The availability of improved pre-clinical imaging systems designed for small rodents now allow thorough analysis of the geometric and functional changes taking place during the development of cardiac remodeling and can help identify differences associated with the biological sex. In this study, we observed several differences in the evolution of LV remodeling in male and female rats where a severe and similar aortic valve regurgitation had been induced. AR females displayed relative to sham control more dilation and wall thickening, quicker decrease in ejection fraction as well as deterioration of global circumferential strain compared to AR males. Diastolic function remained similar between sham and AR animals notwithstanding the biological sex.

In both males and females, LV end-diastolic volume gained 50% over their baseline values after only two weeks of severe VO. This raise in LV volume stabilized after 2 months in males (85% over sham), and after 4 months in females (150% over sham). In sham females, LV EDV and stroke volume (SV) remained mostly stable (+ 23% and + 2%, respectively) over time. In males, EDV and SV increased over time in sham males (+ 60% and + 28%, respectively). This suggests that normal cardiac growth taking place in females did not resulted in the LV pumping more blood in sham females although end-diastolic diameter was larger (Tables 2 and 3). Ejection fraction went down by about 10% in sham rats of both sexes. It is interesting to put these SV values in parallel with the changes of body weight taking place during the protocol. Male and female body weights more than doubled over 6 months whereas cardiac output increased by 37% in males and remained stable in females (− 2.4%). This suggests that the animals, which were sedentary, adapted their cardiac physiology accordingly and the gain of mass (mostly fat) did not result in an increase in circulatory needs. Our results also underscore the need of proper negative sham controls with similar age and obviously, of the same biological sex to put correctly in perspective changes caused by a cardiac overload.

Observations made in this study may lead to the conclusion that LV hypertrophy from AR is less well tolerated by female rats. LV dilation was more important in females compared to males in spite of similar severity of AR levels. Loss of EF came earlier for females although at the end of the protocol, EF values were similar for all AR animals. This seems to go against observations we had reported in the past comparing AR males and females [10]. We had also observed previously that LV dilation and wall thickening were more important in AR females compared to males but loss of EF was less for AR females than in males. In addition, we had shown that myocardial capillary density was significantly reduced in AR males but not in females. We speculated that this would help the LV in AR females maintaining a better access to both oxygen and nutriments for cardiomyocytes. Moreover, we demonstrated that most genes related to oxidation of fatty acids (the preferred energy substrate of the myocardium were more down-regulated in AR males than in females probably forcing the AR male myocardium to rely more on glucose as an energy substrate [10]. Hypertrophy markers were expressed similarly between the sexes, though.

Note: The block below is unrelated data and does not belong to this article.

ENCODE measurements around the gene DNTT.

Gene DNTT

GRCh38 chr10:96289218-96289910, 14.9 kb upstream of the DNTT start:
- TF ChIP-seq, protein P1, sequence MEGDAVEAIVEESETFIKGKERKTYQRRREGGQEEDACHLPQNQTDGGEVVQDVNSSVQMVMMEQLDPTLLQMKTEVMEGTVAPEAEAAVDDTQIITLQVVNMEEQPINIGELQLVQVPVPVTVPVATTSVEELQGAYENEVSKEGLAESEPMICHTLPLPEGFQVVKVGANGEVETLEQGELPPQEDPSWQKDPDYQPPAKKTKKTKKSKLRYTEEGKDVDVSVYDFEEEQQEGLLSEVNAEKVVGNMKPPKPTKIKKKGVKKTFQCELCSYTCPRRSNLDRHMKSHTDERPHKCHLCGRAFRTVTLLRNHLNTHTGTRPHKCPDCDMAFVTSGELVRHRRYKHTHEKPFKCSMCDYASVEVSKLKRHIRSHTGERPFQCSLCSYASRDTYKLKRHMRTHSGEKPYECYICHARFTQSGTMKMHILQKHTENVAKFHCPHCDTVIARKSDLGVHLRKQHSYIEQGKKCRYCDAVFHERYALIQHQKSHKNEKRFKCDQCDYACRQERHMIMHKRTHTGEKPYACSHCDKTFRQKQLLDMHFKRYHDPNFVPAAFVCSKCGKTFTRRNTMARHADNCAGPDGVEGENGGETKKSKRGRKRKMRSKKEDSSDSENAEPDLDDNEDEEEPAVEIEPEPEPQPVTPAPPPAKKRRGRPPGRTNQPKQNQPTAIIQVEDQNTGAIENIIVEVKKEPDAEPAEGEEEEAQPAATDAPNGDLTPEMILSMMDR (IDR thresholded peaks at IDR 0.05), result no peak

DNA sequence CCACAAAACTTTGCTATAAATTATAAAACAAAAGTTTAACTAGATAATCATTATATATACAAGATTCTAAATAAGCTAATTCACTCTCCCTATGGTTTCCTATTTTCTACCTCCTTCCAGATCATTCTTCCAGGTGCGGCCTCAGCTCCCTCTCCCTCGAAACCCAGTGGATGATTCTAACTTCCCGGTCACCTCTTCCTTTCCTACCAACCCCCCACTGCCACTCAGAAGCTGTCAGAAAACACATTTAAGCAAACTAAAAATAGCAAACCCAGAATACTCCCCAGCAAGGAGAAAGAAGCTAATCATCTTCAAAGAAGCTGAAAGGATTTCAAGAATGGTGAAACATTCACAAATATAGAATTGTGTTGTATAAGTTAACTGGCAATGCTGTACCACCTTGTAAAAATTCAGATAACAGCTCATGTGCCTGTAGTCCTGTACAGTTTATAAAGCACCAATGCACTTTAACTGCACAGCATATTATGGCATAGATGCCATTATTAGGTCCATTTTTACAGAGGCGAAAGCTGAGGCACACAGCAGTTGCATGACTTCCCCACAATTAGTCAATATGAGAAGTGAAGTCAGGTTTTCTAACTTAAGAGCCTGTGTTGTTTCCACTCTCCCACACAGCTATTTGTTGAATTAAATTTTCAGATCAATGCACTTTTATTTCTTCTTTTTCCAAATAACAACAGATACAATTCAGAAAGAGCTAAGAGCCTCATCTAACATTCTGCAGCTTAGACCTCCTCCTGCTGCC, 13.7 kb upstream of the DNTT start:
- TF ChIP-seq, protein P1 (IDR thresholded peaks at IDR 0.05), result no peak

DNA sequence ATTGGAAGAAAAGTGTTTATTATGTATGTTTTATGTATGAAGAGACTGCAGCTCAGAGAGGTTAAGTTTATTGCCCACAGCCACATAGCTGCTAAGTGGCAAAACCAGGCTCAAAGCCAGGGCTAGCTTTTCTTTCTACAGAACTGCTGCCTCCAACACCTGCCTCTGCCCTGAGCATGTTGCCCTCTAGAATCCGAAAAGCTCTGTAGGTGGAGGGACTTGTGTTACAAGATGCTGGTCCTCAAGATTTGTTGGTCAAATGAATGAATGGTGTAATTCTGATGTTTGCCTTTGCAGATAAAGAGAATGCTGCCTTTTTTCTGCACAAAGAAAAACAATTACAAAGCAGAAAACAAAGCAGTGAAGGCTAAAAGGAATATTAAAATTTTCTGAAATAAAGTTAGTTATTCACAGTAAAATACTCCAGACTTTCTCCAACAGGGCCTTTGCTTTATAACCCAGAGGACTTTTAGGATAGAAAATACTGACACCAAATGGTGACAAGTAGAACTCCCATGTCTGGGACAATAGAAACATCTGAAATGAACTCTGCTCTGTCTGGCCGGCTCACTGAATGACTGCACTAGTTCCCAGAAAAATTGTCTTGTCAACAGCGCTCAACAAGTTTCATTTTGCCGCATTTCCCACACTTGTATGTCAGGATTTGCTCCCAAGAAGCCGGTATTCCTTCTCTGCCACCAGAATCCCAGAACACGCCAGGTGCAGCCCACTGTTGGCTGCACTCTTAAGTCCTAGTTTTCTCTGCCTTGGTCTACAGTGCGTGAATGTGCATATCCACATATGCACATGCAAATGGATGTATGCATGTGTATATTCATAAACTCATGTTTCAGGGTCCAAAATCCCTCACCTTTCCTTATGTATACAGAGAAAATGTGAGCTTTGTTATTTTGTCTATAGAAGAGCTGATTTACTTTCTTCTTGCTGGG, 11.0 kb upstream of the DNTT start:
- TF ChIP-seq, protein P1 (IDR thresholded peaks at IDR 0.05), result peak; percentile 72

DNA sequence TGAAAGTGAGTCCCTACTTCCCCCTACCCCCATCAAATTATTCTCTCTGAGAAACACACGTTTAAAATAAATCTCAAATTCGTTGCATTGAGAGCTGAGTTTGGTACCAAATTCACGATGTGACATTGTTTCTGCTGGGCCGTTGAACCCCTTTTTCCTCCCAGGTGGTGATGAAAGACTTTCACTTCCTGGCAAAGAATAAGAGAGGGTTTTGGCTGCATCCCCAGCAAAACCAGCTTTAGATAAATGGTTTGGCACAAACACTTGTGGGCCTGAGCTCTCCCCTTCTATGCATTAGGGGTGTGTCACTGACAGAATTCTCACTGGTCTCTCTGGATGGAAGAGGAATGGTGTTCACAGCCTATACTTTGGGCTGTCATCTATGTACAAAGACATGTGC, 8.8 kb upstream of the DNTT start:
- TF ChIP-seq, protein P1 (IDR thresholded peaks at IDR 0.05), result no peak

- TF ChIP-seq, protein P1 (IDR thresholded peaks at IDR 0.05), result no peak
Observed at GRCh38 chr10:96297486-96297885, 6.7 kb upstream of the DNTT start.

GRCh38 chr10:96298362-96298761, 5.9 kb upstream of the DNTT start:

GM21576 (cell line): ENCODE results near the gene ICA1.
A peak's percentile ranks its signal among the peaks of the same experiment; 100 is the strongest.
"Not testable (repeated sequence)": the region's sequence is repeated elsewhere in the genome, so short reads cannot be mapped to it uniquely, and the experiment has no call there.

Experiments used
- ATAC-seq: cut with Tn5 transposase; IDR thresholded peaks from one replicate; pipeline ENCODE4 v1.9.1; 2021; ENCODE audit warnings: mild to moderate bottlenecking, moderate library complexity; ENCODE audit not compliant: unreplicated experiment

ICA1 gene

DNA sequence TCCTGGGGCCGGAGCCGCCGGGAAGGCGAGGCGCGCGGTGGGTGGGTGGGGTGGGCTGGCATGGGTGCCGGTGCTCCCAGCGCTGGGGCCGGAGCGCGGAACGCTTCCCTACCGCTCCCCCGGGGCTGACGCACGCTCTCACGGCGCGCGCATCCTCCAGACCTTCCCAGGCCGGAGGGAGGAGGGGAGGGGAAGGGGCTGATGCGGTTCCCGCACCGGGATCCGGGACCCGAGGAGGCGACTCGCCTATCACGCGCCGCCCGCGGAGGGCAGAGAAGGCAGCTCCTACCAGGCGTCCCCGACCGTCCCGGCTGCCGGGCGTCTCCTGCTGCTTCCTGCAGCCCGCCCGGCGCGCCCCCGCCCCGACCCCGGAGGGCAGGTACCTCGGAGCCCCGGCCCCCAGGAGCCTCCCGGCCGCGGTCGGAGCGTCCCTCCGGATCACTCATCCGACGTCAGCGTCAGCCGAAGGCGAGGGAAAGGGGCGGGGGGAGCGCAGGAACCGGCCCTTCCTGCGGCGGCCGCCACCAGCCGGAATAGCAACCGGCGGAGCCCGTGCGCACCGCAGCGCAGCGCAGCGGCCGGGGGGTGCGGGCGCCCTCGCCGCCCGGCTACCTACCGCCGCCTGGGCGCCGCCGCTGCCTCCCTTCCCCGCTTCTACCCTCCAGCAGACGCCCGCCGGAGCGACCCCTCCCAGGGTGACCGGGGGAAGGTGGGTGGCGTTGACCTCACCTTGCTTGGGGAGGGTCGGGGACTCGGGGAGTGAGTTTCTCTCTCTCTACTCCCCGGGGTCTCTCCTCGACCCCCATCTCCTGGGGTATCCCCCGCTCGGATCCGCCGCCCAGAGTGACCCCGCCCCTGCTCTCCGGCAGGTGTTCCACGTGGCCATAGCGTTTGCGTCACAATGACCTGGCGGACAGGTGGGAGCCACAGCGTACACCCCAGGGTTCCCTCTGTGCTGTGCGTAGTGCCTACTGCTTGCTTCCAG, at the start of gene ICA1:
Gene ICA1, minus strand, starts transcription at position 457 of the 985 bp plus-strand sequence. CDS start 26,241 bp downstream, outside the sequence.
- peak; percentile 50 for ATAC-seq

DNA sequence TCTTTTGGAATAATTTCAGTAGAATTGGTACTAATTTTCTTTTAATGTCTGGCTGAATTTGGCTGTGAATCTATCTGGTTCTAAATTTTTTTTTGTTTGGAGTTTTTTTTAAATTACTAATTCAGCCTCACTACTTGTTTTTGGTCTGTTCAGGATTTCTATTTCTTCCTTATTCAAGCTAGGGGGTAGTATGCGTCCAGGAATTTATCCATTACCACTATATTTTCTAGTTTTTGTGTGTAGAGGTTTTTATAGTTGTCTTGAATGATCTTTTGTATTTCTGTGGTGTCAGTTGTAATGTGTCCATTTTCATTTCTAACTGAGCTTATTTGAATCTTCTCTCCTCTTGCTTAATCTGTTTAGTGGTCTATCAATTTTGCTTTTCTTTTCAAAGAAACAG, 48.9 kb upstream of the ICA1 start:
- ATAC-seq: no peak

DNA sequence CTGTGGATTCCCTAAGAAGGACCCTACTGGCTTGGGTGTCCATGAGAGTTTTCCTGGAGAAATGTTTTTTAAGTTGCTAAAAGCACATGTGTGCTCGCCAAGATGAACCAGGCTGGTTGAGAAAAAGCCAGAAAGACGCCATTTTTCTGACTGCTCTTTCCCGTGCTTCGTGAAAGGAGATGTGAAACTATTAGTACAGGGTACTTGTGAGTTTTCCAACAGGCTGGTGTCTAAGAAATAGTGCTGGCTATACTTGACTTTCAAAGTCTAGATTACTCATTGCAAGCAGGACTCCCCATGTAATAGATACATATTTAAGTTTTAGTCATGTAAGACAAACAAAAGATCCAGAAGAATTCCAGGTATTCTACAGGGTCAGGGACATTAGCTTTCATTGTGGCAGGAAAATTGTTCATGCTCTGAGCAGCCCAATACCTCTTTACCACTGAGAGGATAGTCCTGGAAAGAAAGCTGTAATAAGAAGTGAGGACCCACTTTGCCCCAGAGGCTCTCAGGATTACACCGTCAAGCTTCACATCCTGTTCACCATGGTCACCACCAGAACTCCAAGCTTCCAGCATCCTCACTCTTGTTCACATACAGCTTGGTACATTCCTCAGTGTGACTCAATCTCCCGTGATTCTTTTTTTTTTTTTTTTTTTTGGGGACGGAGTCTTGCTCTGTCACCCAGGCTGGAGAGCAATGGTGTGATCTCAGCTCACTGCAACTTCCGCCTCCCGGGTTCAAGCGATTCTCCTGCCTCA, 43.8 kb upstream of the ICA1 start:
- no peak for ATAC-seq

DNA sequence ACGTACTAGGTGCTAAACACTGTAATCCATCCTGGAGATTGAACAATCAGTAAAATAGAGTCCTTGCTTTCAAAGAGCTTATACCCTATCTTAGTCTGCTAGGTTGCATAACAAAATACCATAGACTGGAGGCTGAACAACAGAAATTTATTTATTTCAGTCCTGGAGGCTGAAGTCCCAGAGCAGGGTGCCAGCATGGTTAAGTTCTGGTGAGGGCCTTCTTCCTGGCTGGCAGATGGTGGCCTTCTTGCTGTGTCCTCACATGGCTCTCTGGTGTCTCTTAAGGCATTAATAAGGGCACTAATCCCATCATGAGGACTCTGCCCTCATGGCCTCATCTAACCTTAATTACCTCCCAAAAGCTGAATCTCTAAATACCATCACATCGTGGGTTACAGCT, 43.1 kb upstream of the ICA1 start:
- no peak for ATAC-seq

Two-dimensional echo parameters were very similar between this study and the ones presented here [10]. It is possible that the geometry of LV remodeling is being at play in the sex differences observed here. Results obtained in the present study suggests that in females, both LV dilation, significant wall thickening and loss of global circumferential strain characterize early response to AR. It is important to note that GCS was better in females than males at baseline. A similar observation had been reported in young women having a more important GCS compared to men [16]. It has been shown that women have greater LV twist mechanics than males during acute reductions to preload [17, 18]. Here, in a situation of acute increase of preload after AR induction, it is possible that the female LV twist mechanics maybe more strongly affected for females. Early LV dilation in AR females resulted in GCS values similar to males. LV dilation in females probably leads to a more spheroid shape. In fact, it appeared the apex region of the LV in AR females underwent a marked geometric change whereas in males, the general shape of the LV was kept more elliptic. We were not able to con.rm. this using 3D reconstructions of LVs mostly because of interference caused by the animal ribs.